In a press conference this morning, Peter Hahn, director of Seattle Department of Transportation announced that james corner field operations (undercased deliberately, for that is their name) will be leading the redesign of over 20 acres of public land along the waterfront once the viaduct comes down in 2016. "It's pretty clear this project is one of the greatest and most important in the history of the city," says Hahn. "We have the potential for creating a new heart for the city."
Over 1,300 people came out to Benayora Hall last Wednesday to see four finalist teams (selected among 30) compete for the opportunity to plan the new waterfront. Sitting among the audience was an eight-panel panel charged with choosing a design team. After the presentations, the panel was unanimous: James Corner and his team nailed it. They best fused the gritty, industrial working waterfront with Seattle's love of "Big Nature," as Corner put it.
"This project is really complex—it's not just design, it's creating part of the city," says Steve Pearce, spokesman for the SDOT. The team won't be designing a monolithic green park or simply a front lawn for condominiums and high rises. The team has to consider ecology, design, public life, art, neighborhood development, street engineering, etc. "It's a complicated formula. James Corner Field's package was the most powerful."
"Will there be condominiums and high rises along the waterfront? Clearly, the answer is no," says council member Sally Bagshaw, chair of the Parks and Seattle Center committee, responding to questions about private development's role in the redesign. "This is not Miami beach... we want to develop the spaces that are there."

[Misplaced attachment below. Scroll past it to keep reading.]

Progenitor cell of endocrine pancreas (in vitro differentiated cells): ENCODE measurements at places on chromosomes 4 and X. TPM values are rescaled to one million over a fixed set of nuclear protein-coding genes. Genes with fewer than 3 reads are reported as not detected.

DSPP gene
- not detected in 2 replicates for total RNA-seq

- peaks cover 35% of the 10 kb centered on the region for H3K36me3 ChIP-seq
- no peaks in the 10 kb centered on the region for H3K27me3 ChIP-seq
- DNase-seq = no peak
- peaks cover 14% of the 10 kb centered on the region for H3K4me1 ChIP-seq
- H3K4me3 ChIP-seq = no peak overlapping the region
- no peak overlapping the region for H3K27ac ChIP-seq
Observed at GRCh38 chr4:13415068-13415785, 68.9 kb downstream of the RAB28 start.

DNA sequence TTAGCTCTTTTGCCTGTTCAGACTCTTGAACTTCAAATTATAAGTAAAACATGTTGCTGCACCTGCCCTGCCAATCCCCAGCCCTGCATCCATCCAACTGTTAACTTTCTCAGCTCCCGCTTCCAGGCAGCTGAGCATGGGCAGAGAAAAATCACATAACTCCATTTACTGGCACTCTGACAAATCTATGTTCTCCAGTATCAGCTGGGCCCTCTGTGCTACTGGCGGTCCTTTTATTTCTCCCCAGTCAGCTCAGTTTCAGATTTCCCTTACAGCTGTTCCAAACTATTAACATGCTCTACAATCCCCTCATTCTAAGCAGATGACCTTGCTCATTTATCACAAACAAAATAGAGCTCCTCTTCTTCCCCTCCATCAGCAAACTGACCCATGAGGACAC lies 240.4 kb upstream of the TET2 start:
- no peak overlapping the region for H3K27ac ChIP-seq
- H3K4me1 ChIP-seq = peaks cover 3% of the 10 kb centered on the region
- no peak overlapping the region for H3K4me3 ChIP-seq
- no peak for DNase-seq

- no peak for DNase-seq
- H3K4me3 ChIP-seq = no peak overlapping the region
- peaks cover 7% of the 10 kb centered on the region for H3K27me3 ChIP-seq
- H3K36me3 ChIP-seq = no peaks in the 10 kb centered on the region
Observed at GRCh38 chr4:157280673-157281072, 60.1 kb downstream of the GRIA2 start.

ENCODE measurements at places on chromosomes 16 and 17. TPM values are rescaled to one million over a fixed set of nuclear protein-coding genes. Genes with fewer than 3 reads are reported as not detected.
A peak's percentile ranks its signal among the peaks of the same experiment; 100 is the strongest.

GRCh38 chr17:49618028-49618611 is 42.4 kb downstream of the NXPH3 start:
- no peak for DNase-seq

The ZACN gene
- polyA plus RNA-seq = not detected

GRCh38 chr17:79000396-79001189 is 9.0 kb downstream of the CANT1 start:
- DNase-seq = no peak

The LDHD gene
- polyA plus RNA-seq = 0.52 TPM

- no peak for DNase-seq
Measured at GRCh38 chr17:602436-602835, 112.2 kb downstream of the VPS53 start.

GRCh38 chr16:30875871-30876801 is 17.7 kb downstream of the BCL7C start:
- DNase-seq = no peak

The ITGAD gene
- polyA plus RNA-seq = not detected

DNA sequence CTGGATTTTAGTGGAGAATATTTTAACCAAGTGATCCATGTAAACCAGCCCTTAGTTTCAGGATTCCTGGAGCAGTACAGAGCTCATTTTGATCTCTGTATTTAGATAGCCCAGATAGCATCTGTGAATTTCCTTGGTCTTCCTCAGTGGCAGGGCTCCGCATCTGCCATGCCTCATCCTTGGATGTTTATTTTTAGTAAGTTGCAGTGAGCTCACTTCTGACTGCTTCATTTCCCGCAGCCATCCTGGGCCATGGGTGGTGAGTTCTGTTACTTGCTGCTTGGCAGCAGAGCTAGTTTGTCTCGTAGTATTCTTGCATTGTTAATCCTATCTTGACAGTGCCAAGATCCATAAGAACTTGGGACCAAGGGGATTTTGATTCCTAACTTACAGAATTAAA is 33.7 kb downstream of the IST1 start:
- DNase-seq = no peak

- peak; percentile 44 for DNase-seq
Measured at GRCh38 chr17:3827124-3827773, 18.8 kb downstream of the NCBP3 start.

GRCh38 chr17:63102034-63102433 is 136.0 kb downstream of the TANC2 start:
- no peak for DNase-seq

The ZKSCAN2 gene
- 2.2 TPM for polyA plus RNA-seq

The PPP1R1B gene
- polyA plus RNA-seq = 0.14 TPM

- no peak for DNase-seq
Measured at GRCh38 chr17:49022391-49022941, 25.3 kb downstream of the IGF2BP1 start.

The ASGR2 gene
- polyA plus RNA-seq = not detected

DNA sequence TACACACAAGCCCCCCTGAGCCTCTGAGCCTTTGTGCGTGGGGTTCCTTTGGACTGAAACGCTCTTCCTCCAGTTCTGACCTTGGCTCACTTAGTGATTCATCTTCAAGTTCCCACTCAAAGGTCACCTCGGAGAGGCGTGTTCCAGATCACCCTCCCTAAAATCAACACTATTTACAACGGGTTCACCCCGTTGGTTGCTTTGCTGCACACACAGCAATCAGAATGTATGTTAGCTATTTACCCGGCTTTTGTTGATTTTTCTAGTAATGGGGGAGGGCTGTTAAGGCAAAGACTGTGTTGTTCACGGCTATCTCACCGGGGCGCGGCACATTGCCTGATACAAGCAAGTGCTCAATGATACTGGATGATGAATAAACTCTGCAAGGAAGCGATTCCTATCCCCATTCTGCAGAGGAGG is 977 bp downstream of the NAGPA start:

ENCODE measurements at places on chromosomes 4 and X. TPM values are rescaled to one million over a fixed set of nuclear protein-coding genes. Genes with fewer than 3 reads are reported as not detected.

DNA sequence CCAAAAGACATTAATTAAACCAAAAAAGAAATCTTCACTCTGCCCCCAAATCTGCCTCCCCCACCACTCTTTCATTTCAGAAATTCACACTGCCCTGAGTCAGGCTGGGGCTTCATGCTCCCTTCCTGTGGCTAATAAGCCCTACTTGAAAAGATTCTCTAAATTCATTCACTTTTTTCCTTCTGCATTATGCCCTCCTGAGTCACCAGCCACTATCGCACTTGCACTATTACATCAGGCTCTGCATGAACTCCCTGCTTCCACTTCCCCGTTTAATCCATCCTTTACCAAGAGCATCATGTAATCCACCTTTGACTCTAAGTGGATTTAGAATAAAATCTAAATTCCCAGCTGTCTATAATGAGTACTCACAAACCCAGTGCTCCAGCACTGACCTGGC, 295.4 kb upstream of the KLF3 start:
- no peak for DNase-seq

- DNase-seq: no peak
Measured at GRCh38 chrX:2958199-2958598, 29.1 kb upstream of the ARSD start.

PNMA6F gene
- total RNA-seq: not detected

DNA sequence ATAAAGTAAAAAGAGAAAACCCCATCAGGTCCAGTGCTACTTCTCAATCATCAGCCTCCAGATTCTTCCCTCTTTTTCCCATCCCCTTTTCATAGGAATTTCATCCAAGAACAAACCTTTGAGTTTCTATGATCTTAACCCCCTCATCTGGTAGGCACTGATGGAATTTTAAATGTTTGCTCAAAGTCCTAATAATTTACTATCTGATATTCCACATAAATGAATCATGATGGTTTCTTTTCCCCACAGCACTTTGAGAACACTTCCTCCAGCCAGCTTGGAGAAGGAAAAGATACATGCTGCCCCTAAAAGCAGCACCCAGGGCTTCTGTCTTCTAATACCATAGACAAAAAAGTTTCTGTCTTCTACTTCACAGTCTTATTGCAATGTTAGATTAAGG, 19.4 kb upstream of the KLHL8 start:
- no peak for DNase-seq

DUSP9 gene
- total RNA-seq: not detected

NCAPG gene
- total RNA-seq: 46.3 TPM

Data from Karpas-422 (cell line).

"[James Corner] sees this as a career defining opportunity and will personal play a large role in the effort," says Hahn. "We now have the potential for creating a new heart for the city, connect the city to its historic waterfront."
"James Corner is a powerful design thinker... he has the ability and the intellect to push us for aspiring design, " says Pearce. "He's offering 30-60 percent of his time to work on this project."
"Just think of this connection we'll be making, all the way from the stadiums to the sculpture park," adds Bagshaw.
Check out james corner field operations here. Other projects include the High Line in New York City, Fresh Kills in New York, and the Qianhai Water City in Shenzhen China.
The waterfront redesign is a five year design process that starts now. field operations will interview four engineer teams next week to help with design and engineering. And then, "We'll be right into public process, I anticipate there's going to be a lot of public involvement in the next six months," says Pearce. The design team will meeting with the public to better understand what they want from their waterfront, as well as working closely with the seawall design team during this time to create a design that best optimizes the public's opportunities to interact with the water. The framework and conceptual plan for the waterfront will be completed over the next two years. Construction is slated for 2016-2018.
The panel tasked with picking james corner field operations includes Marshall Foster, planning director for the Seattle Department of Planning and Development, Steve Pearce from the Seattle Department of Transportation, Bob Chandler from SDOT, Nathan Torgelson from Seattle Department of Parks and Recreation, Ruri Yampolsky from the Seattle Office of Arts and Cultural Affairs, Mary Johnston and Mark Reddington from the Seattle Design Commission and Central Waterfront Partnerships Committee, and Rebecca Barnes from the University of Washington.